I thought I’d share with you some personal experiences that led me to nutritional supplementation. Why use dietary supplements? What have they done for me? And what do I think YOU should think about when considering dietary supplements?
DISCLAIMER: I’m not a physician, not a nutritionist, just a guy trying to stay healthy. This article is based on my personal experience and opinion, and is not intended to diagnose, treat, or cure any disease. I always recommend that you discuss and monitor any dietary or exercise changes with a medical professional.
Food as Medicine: An Early Experience
It’s July 4, 1977, and I’m 16. My friends and I decide to celebrate Independence Day by attending the annual Smoke In at the White House. Thousands of folks smoking pot at the gates of the White House, sounds cool.
We’re sitting there, all groovy and everything, and some old dude walks by. He seems out of place to me, being like 60 or something (ha, ha). He’s not with people, not partying, so my teenage self figures I’ll rib him a little. “Hey, dude, want a hit off this joint?” I might have said, “old dude”.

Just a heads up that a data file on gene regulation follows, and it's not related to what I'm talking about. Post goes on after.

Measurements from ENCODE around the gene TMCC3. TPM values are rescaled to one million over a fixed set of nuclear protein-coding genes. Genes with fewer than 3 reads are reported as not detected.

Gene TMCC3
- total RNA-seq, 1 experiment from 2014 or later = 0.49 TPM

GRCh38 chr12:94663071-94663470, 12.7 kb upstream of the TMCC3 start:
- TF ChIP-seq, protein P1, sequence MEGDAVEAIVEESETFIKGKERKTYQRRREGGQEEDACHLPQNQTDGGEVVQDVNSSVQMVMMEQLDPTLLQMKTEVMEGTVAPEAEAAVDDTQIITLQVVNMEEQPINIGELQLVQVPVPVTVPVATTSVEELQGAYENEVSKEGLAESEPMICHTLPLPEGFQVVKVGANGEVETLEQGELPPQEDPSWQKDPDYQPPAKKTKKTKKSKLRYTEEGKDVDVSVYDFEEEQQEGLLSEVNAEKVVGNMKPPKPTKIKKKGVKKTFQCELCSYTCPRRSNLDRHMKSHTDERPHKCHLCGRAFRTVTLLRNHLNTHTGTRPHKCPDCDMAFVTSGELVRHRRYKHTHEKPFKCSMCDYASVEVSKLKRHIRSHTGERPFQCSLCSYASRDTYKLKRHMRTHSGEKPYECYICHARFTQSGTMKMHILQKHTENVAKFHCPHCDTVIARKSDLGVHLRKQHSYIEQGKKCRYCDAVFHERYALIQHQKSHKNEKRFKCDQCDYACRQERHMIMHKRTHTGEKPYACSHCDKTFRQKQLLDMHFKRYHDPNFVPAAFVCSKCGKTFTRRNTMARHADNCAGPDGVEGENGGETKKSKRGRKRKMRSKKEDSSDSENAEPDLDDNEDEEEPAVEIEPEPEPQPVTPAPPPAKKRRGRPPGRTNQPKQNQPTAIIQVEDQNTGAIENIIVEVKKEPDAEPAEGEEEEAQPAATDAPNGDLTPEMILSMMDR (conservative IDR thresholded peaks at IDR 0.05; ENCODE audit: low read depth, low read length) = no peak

He walks over with a smile, takes out a huge doob of his own, lights it up, and starts chatting. Turns out he’s not just trying to get through the crowd, he’s here with us. As we speak, I recognize a sparkle in his eyes. He’s not a tired, old man at all. His muscles are well toned. He doesn’t carry any extra weight, but he’s not scrawny. And he’s truly animated when he speaks.
I remark, “You’re in great shape, man. I guess that’s like a recommendation for pot!”
“No”, he says, “I do like my weed, but it’s the apple cider vinegar. Every day, in my morning tea. It’s amazing. I swear by it!”
We talk a while about the benefits of apple cider vinegar, and I’m sold. The joint’s dust, as are my friends and I, but old dude is on the move again. The impression lasts.
Living Healthy: An Experience (if not a habit) that Stuck
So now I’m using apple cider vinegar, daily, in tea with breakfast. The habit travels with me from high school, to college. I’m fortunate to attend an Ag school for my freshman year, and the cafeteria has the best salad bar in the world, a lot of the food grown on the campus’ farm. My dietary habits shift toward the green.
I develop an exercise habit, too, swimming for an hour before lunch almost every day. It’s southern California, after all.
I feel better in my body than ever (or since). Yeah, 18 years old, it would hardly matter what I did, but having that healthy experience was among my most important memories when I achieved “middle age”.